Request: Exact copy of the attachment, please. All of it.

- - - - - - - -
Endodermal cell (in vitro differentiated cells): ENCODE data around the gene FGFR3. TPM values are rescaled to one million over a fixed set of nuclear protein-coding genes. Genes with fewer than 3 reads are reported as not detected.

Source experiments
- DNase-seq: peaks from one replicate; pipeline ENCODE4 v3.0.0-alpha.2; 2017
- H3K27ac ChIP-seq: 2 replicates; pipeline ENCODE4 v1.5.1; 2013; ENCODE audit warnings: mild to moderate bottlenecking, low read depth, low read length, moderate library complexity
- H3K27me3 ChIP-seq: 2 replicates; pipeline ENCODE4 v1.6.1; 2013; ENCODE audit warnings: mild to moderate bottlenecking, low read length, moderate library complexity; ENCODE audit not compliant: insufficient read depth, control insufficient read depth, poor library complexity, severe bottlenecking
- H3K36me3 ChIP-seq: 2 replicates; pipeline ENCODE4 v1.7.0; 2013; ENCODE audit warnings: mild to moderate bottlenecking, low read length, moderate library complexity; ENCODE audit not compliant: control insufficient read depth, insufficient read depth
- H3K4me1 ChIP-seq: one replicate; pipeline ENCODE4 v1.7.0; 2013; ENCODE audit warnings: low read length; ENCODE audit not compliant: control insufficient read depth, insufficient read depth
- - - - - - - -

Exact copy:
Endodermal cell (in vitro differentiated cells): ENCODE data around the gene FGFR3. TPM values are rescaled to one million over a fixed set of nuclear protein-coding genes. Genes with fewer than 3 reads are reported as not detected.

Source experiments
- DNase-seq: peaks from one replicate; pipeline ENCODE4 v3.0.0-alpha.2; 2017
- H3K27ac ChIP-seq: 2 replicates; pipeline ENCODE4 v1.5.1; 2013; ENCODE audit warnings: mild to moderate bottlenecking, low read depth, low read length, moderate library complexity
- H3K27me3 ChIP-seq: 2 replicates; pipeline ENCODE4 v1.6.1; 2013; ENCODE audit warnings: mild to moderate bottlenecking, low read length, moderate library complexity; ENCODE audit not compliant: insufficient read depth, control insufficient read depth, poor library complexity, severe bottlenecking
- H3K36me3 ChIP-seq: 2 replicates; pipeline ENCODE4 v1.7.0; 2013; ENCODE audit warnings: mild to moderate bottlenecking, low read length, moderate library complexity; ENCODE audit not compliant: control insufficient read depth, insufficient read depth
- H3K4me1 ChIP-seq: one replicate; pipeline ENCODE4 v1.7.0; 2013; ENCODE audit warnings: low read length; ENCODE audit not compliant: control insufficient read depth, insufficient read depth